Timelines of American Literature, co-edited with Christopher Hager. Baltimore: Johns Hopkins University Press, 2019.

The New Melville Studies. Cambridge and New York: Cambridge University Press, 2019.

Edited Series:

General Editor for Nineteenth-Century American Literature in Transition. Cambridge and New York: Cambridge University Press, 2022.

Guest Editor:

Leviathan: A Journal of Melville Studies. Special Issue on "Late Melvilles," 18.3 (October 2016).

Articles and Book Chapters:

Battle-Pieces and the Problem of Beauty,” in The Oxford Handbook on Herman Melville, eds. Jennifer Greiman and Michael Jonik (forthcoming, Oxford University Press)

"The War Story," in The Cambridge Companion to the American Short Story, eds. Gavin Jones and Michael Collins (forthcoming, Cambridge University Press)

"The Future of Civil War and Reconstruction Literature," in The Cambridge Companion to the Literature of the Civil War and Reconstruction, eds. Kathleen Diffley and Coleman Hutchison (Cambridge and New York: Cambridge University Press, 2022), 284-294

"Introduction: The System of American Literature, 1851-1877," in Nineteenth-Century American Literature in Transition, Vol. 3 (Cambridge and New York: Cambridge University Press, 2022), 1-9.

“Frederick Douglass and the ‘Moral Chemistry of the Universe,’” in Crossings in Nineteenth-Century American Culture, ed. Edward Sugden (Edinburgh: Edinburgh University Press, 2022), 19-28.

"The Civil War in African American Memory," in African American Literature in Transition, 1865-1880, eds. Eric Gardner and Joycelyn Moody (Cambridge and New York: Cambridge University Press, 2021), 213-232.

"1866 and After: Jane Jackson, Herman Melville, and the Literature of Emancipation," in Visions of Glory: The Civil War in Word and Image, eds. Kathleen Diffley and Benjamin Fagan (Athens: University of Georgia Press, 2019), 219-228.

“Introduction,” co-authored with Christopher Hager, in Timelines of American Literatureeds. Cody Marrs and Christopher Hager (Baltimore: Johns Hopkins University Press, 2019), 1-9.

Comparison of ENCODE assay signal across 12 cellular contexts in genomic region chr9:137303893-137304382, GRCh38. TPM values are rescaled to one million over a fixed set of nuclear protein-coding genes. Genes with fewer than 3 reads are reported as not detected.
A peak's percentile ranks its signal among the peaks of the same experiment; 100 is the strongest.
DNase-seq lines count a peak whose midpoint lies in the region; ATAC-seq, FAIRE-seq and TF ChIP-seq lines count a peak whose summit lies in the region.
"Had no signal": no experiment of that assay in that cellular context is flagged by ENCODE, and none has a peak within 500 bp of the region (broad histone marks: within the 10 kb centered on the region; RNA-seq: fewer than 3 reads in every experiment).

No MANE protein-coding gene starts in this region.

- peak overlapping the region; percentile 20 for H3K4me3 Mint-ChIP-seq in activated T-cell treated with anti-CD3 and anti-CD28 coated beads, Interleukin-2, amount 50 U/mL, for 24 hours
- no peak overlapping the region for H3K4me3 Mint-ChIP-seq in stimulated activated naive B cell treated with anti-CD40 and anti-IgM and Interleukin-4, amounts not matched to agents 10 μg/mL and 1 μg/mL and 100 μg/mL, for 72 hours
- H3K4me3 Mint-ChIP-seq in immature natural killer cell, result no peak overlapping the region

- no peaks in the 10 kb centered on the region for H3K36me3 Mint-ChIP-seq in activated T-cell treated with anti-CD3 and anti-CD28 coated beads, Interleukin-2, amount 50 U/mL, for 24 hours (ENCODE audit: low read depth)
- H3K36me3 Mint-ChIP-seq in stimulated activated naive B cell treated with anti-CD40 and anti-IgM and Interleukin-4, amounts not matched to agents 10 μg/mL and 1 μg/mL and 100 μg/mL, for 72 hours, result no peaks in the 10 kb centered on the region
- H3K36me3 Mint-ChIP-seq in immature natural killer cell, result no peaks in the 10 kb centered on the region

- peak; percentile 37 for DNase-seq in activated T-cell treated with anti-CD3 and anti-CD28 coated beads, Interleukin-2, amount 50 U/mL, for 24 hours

"Dickinson's Physics," in The New Emily Dickinson Studies, ed. Michelle Kohler (Cambridge and New York: Cambridge University Press, 2019), 155-167.

“Introduction: Melville Studies, Old and New," In The New Melville Studies, ed. Cody Marrs (Cambridge and New York: Cambridge University Press, 2019), 1-10.

"Three Theses on Reconstruction," American Literary History 30.3 (Fall 2018): 407-428

"Dickinson in the Anthropocene," ESQ: A Journal of Nineteenth-Century American Literature and Culture 63.2 (2017): 201-225

"Introduction: Late Melvilles," Leviathan: A Journal of Melville Studies 18.3 (October 2016): 1-10.

"Afterword: Archiving the War," co-authored with Christopher Hager, in A History of American Civil War Literature, ed. Coleman Hutchison (Cambridge and New York: Cambridge University Press, 2015), 331-342.

"Against 1865: Reperiodizing the Nineteenth Century," co-authored with Christopher Hager, J19: The Journal of Nineteenth-Century Americanists 1.2 (Fall 2013): 259-284. 

"Frederick Douglass in 1848," American Literature 85.3 (September 2013): 447-473. 

"Clarel and the American Centennial," Leviathan: A Journal of Melville Studies 13.3 (October 2011): 98-114.

"Whitman's Latencies: Hegel and the Politics of Time in Leaves of Grass," Arizona Quarterly 67.1 (Spring 2011): 47-72.

"A Wayward Art: Battle-Pieces and Melville's Poetic Turn," American Literature 82.1 (March 2010): 91–119. (Awarded the Hennig Cohen Prize for the best essay or chapter in Melville studies.)

Reprints

“Frederick Douglass in 1848,” in the Norton Critical Edition of My Bondage and My Freedom, eds. Nicholas Bromell and Blake Gilpin (New York: W.W. Norton, 2020)

Drum-Taps and the Chaos of War,” in This Mighty Convulsion: Whitman and Melville Write the Civil War, eds. Christopher Sten and Tyler Hoffman (Iowa City: University of Iowa Press, 2019), 119-134

Education:

Ph.D. in English, UC Berkeley, 2010

B.A. in English, University of Kansas, magna cum laude with departmental and university honors, 2004

Research Interests:

19th-Century American Literature; 20th-Century American Literature; Aesthetics; Poetry and Poetics; Literature and Philosophy; Narrative Theory; Author Studies